Nightcrawler: The Hollow Man

[SPOILER WARNING: This article assumes that you have seen Nightcrawler]

At the 35:40 minute mark of the film Nightcrawler, Lou Bloom (Jake Gyllenhal) gazes off screen at something we can’t see and reflects: “On TV it looks so real”. We are in a news studio, and a cut reveals that he is gazing out over the painted backdrop of LA the anchors sit in front of while delivering the news. It is fake – an imitation of something that actually does exist out in the world, but on TV this fraud comes close to looking like the real thing. Left alone in the studio shortly afterwards he eyes the news desk and sits behind it. The frame shows him twice over: once in focus on the news studio’s camera, and once again out of focus – the actual Lou Bloom sitting behind the news desk (pictured above).

This is indicative of who Lou Bloom is, and what he represents. Nightcrawler is above all a character study of Lou Bloom (specifically easy to see because his character absolutely refuses to change throughout the story) and his wild search for the American Dream. Everything about Lou is interchangeable – he has no core being.   He wears different masks around different people, and it is easy for him to do because if you were to dig down deep enough, you’d find nothing, just empty space to be covered over. That is why the news makes so much sense to him. It’s no secret that the people in the foreground, on our TV screens, are acting – becoming “news anchors” and shedding their personal lives. But we assume that there is someone in the background, behind that mask, a real personality that the newsperson wears when they are not on camera. For Lou that personality is blurry and out of focus. He doesn’t really have one. Only performance feels “real” to Lou, while reality feels dislocated and fake. He feels that the anchors performances are real, while he is unable to recognize the real visceral horror of the scenes he films.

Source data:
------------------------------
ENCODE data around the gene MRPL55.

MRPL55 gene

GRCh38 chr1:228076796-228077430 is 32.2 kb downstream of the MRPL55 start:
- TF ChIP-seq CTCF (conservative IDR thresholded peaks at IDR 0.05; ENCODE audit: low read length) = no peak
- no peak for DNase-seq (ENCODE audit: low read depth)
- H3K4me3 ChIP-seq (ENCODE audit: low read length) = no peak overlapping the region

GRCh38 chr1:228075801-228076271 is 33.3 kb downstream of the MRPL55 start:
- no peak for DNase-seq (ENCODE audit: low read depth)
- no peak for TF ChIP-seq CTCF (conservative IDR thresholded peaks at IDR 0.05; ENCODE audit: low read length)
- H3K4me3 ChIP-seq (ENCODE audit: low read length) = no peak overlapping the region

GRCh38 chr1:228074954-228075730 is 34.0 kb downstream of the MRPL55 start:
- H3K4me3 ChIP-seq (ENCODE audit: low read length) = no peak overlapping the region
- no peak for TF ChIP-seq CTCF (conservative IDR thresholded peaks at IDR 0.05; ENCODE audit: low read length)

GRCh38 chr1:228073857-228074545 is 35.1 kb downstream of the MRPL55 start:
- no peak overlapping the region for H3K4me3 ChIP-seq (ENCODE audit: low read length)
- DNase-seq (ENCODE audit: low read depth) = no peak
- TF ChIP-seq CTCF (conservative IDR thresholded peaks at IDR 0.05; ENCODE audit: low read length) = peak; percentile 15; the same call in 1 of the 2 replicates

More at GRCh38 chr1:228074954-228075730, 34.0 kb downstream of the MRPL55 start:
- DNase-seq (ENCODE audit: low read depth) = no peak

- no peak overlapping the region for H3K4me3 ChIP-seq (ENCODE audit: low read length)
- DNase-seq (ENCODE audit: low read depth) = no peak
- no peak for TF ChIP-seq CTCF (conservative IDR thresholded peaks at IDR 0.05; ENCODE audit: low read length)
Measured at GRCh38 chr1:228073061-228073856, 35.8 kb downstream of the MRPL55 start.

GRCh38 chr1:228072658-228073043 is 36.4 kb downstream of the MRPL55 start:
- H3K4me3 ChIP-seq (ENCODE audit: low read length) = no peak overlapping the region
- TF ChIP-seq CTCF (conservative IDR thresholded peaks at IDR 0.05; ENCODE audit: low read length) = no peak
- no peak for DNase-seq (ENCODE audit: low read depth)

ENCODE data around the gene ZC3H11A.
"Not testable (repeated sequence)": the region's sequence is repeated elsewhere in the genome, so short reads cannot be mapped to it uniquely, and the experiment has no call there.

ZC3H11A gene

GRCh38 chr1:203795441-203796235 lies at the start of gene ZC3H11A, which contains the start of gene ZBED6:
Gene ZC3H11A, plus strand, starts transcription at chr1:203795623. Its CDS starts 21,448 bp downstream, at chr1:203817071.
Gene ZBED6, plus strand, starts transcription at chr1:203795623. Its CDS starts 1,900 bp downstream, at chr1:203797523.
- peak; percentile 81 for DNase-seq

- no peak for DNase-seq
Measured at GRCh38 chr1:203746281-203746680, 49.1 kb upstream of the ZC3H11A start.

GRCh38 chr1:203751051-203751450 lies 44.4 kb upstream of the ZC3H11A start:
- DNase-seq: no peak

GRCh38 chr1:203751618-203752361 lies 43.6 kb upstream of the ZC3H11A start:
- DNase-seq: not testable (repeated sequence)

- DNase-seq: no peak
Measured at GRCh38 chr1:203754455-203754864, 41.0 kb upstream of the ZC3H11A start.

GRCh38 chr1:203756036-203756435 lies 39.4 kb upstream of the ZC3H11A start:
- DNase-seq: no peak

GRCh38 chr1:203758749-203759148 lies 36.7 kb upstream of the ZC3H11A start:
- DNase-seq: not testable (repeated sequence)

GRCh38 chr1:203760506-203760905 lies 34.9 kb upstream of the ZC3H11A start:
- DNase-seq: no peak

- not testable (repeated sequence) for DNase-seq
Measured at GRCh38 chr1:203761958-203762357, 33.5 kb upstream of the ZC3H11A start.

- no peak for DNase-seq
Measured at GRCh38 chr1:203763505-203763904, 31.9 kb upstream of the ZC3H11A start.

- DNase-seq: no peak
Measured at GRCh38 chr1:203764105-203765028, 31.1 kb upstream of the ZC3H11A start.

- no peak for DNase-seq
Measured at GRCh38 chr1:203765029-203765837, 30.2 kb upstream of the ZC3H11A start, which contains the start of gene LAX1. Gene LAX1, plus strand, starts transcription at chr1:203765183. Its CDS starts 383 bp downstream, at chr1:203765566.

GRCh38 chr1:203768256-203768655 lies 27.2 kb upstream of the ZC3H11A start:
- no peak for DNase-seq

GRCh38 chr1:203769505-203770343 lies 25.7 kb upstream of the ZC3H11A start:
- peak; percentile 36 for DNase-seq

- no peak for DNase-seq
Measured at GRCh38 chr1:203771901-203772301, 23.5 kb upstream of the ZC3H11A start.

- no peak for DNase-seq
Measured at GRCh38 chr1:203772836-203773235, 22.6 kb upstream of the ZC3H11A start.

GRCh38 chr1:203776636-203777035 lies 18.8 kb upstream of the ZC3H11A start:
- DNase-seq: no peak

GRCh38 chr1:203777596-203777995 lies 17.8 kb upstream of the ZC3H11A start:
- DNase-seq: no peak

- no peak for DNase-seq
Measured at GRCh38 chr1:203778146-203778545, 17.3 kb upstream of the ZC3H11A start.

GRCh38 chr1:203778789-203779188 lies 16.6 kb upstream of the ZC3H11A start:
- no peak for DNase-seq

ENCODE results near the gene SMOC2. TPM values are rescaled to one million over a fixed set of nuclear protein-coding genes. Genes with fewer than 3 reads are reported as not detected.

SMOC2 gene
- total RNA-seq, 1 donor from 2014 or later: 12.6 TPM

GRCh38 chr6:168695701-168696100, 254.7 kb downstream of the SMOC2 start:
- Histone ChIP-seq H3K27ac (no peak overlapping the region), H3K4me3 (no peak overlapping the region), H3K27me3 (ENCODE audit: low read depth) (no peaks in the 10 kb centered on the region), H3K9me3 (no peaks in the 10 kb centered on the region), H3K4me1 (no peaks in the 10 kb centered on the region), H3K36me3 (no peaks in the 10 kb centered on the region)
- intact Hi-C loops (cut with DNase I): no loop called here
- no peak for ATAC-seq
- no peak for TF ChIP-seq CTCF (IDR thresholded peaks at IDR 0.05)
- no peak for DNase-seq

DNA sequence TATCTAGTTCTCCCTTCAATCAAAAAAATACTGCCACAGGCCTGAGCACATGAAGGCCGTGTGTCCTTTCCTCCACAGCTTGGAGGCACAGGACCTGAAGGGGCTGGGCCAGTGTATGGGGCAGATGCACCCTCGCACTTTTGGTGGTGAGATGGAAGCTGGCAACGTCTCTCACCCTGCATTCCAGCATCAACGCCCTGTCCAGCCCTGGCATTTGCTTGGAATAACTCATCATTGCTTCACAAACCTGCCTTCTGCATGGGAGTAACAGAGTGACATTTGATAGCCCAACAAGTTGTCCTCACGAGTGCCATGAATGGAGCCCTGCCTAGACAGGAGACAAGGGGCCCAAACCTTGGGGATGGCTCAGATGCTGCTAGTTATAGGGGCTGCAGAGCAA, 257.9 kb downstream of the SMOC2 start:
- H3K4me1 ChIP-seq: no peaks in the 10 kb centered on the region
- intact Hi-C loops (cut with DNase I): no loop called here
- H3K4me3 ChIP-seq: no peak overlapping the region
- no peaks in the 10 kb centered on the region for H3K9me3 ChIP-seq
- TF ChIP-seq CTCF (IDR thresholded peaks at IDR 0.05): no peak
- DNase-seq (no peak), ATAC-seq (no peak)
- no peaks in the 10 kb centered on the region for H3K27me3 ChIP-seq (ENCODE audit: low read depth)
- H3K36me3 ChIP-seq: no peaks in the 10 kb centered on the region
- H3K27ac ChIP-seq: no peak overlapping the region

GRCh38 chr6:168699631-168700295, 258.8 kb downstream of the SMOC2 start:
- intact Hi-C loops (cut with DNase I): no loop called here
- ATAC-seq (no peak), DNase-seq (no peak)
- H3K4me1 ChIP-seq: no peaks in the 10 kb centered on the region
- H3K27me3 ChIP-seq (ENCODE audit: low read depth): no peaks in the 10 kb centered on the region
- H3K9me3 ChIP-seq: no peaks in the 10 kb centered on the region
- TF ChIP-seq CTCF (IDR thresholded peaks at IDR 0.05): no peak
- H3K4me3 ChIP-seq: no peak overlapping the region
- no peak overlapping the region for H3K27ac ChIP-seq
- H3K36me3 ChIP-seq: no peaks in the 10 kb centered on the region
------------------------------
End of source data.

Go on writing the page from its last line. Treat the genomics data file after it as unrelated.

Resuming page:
His attempts to fulfill the American Dream aren’t rooted in some deep belief in the American Dream. It is just the “local myth” of definition – anyone can be anything. The American Dream only informs him because it is the only clear picture of what self-definition is offered to him – I don’t think it shapes him so much as he morphs his personality to aspire for it. Born elsewhere and offered different ideals, I believe he’d latch onto them just as fervently. As it is, he believes one has achieved when one has a skill and money and a business and a romantic life and a social network. We are told in America that those things define a person. Lou doesn’t care about the things. What he longs for is definition and control. At a certain point in the movie he coerces Nina, played by Rene Russo, into a relationship. It feels again like something that he is trying to mold into his identity. There is no doubt that he is truly committed to the relationship, or his control of it (he berates her later for not following his wishes in a intimate setting) but I think we can assume that it isn’t so much the contact that intrigues him as the status and definition it provides. “I am in a relationship” simply ticks off another box of the American Dream. He needs to control the relationship because he is attempting to mold a life to wear as a mask.

The movie offers us clues early on that Lou doesn’t have anything going on below the surface other than wild and aimless drive to follow the American Dream. In a very early scene he tries to get a job from the man he sells stolen metal to. Lou makes a strong pitch: he is driven, determined, ready to learn the business, ready to take an internship. He will define himself by his work. But the man already has identified Lou. He has chosen the label of “thief”. This doesn’t sit well with Lou. He may be, at his heart, a thief, but he is more interested in the masks that can cover up his emptiness, so he seeks a path and becomes a stringer later that night.